In August 1984, the 25th Japanese Antarctic Research Expedition (JARE-25) succeeded in drilling an ice core to a depth of 700.56 m at Mizuho Station (70°42’S, 44°20’E; 2230 m a.s.1.; Fig. 1). The ice-core samples were transported from Mizuho Station to Tokvo by the icebreaker Shirase and were stored at about —20°C in a cold laboratory at the National Institute of Polar Research (NIPR) in April 1985.
As the first step in reconstructing past large-scale climatic and environmental changes during the Holocene as they affected this Mizuho core, we started systematic analysis of microparticle concentration, electrical conductivity and δ18O.
Insoluble microparticles contained in the Antarctic ice sheet originate primarily from arid regions in the Southern Hemisphere and from local-regional volcanic activity. So the concentration of microparticles in an Antarctic ice core possibly indicates such past environmental and climatic changes as the extent of the arid region, the strength of meridional air-mass transportation and local–regional volcanic activity. The electrical conductivity of melted samples from an ice core provides the primary information on the content of ionic impurities originating from sea salt and mineral acid.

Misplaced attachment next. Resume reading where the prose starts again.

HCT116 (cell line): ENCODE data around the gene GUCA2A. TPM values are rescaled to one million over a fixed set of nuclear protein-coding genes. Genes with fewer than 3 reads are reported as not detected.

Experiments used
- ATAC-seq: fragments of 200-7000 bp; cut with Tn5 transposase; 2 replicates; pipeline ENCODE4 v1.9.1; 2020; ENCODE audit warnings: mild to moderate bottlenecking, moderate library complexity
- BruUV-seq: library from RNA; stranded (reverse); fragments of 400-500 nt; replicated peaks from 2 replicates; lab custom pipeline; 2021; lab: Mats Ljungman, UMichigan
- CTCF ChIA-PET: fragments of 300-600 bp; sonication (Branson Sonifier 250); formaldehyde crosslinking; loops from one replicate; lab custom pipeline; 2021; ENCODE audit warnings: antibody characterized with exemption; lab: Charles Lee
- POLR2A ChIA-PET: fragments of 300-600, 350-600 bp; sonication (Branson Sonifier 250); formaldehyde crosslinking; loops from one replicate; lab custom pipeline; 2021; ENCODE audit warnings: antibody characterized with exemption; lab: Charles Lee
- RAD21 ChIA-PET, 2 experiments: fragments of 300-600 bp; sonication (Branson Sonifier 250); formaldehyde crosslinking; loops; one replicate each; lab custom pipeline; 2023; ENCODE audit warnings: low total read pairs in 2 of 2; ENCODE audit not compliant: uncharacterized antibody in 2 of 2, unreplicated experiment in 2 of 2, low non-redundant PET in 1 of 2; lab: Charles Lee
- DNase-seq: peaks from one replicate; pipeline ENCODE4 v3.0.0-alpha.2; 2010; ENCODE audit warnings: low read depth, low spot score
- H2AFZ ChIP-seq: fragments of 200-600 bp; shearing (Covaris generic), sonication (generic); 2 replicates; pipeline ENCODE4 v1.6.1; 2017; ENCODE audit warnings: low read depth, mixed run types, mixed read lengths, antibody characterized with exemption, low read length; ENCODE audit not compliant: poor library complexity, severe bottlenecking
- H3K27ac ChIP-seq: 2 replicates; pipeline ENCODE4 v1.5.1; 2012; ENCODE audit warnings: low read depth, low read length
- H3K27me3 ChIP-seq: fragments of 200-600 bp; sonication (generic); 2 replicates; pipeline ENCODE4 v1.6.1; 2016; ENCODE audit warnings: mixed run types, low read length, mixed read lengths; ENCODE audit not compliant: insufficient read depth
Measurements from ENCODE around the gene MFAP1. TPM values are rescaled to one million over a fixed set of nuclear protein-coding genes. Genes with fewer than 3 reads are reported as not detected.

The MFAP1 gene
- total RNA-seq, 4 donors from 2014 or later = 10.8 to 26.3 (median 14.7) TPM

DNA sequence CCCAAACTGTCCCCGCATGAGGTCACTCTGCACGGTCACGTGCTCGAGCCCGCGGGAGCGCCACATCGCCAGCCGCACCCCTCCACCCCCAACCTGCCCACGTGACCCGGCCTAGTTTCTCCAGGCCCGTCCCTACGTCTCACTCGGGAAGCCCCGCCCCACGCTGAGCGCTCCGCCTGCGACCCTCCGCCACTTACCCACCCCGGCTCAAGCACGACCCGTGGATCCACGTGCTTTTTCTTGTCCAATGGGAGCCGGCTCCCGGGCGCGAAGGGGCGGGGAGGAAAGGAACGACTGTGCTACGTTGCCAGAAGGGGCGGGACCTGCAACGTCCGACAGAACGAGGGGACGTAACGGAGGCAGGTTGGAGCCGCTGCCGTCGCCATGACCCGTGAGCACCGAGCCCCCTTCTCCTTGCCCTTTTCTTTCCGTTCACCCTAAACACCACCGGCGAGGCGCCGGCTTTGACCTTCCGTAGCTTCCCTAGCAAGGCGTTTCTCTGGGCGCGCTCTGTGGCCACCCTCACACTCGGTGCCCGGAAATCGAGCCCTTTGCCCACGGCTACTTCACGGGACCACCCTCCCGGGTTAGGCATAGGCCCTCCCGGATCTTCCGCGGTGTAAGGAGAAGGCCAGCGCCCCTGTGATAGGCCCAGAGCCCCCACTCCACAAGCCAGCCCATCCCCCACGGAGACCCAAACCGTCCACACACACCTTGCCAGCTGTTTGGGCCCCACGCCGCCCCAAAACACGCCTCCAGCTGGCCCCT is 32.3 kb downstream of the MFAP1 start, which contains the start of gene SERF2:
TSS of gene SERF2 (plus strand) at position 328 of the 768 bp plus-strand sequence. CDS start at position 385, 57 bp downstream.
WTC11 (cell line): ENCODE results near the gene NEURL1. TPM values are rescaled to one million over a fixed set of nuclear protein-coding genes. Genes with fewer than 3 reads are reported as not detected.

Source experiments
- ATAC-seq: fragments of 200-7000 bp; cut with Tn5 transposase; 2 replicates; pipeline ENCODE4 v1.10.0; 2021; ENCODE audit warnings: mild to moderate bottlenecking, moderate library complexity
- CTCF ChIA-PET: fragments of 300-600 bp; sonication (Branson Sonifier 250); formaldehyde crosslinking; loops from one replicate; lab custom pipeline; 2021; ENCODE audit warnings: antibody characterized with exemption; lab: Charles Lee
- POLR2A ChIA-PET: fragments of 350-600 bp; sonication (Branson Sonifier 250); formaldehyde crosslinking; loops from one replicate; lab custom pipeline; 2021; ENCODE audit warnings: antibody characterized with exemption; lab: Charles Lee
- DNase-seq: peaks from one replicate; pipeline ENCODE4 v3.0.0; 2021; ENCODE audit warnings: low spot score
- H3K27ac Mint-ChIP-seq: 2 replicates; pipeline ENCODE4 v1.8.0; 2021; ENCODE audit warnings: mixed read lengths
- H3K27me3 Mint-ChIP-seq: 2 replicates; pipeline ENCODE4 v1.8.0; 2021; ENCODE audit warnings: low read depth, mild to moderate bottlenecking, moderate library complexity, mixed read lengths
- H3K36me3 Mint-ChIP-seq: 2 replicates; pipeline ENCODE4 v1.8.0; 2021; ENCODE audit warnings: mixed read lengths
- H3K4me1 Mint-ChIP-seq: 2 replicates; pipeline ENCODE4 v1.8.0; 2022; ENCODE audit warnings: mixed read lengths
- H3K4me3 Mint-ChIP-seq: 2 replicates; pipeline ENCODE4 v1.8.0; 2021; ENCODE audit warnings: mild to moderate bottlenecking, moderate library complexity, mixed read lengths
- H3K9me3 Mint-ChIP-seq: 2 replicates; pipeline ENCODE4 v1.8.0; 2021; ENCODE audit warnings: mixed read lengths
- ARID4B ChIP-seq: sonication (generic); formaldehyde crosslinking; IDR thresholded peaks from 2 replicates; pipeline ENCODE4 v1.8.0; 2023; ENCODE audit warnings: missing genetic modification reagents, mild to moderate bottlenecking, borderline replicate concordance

The present paper shows the results obtained hitherto and gives preliminary interpretations of the variation in microparticle concentration, electrical conductivity and δ18O. The ice coring techniques and various results of ice-core analyses are outlined by Narita and others (1988, this volume) and Higashi and others (1988, this volume) respectively.
Sample preparation and measurements of microparticle concentration and electrical conductivity were carried out in the NIPR and the procedure is summarized in Figure 2.
Ten successive samples, approximately 5 cm thick, are cut at 5 m depth intervals from a 50 cm long core which had been cut in half vertically, and their outer few mm are then eliminated with a band saw at –20 °C in a low-temperature laboratory. The latter procedure is carried out (wearing disposable polyethylene gloves) in order to remove most of the contaminated outer parts of the core.
Samples are then moved from the low-temperature laboratory to a refrigerator, where they are stored at –10 °C. This is done in order to avoid fracturing when their outer few mm are melted away by pouring clean water over their outer surface. Clean water is provided by a Milii-Q system in a class 1000 clean-room. A further few mm of the surface of the sample are allowed to melt in a Teflon container and it is then rinsed with its melt water. After the self-rinsing, the melt water is abandoned and this procedure is repeated twice.